Some 50% of retailers at the Retail Business Show believe their e-commerce channels are cannibalising their in-store spend, according to the results of a survey conducted by platform integration specialists Glue4.
The surprise here is not that the online channel is no longer seen as ‘free’, purely additional sales, but that people naively refer to the change in the channel mix as “cannibalising”. This notion that there’s a ‘natural’ or ‘real’ sales channel and that ecommerce is somehow undermining it is quaint at best.
This is tantamount to retailers complaining that the new automatically-opening door is taking traffic away from the old manual doors next to them. Or complaining that the call centre is ‘taking sales’ away from the shops.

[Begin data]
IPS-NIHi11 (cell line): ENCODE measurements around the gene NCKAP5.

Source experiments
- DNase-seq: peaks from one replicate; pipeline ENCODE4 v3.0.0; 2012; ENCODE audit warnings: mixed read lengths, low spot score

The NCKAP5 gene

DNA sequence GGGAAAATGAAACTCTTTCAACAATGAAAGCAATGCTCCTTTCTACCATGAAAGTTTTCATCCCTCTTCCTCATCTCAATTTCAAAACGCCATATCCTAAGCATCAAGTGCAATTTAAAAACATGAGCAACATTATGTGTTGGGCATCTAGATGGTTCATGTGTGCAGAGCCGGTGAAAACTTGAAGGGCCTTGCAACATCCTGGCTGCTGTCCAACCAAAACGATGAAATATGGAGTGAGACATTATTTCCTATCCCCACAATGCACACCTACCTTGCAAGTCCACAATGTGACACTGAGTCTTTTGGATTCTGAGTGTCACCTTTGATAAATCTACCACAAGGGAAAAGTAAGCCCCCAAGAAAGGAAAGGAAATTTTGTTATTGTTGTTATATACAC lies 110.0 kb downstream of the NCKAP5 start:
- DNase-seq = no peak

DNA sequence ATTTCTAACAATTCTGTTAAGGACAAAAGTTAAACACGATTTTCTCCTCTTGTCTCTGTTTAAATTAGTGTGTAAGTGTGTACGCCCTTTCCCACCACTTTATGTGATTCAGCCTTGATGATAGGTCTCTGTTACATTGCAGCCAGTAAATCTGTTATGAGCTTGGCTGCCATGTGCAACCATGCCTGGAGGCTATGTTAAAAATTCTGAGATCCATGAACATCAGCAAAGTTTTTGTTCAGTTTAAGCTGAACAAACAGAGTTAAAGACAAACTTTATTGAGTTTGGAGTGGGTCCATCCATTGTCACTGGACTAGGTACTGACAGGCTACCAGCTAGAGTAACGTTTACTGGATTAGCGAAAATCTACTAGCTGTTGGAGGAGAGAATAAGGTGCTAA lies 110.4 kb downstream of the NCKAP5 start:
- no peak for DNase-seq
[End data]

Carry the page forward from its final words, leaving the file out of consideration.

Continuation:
I’m sure that when retailers initially commit to the web all sales are seen as additive and free. As they learn more about their customers’ behaviour then they realise that customers see the web as a complementary part of the offering. People can research online, shortlist and then visit a shop to feel the ‘heft’ before committing. The web can also even out distribution anomalies – 12 pairs of size 7 shoes in Exeter, yet none in Aberdeen. An integrated stock system, linked to the eCommerce front end, can make that stock visible to the customer in Croydon, Camden or Lyon, take payment and get the shoes in the post.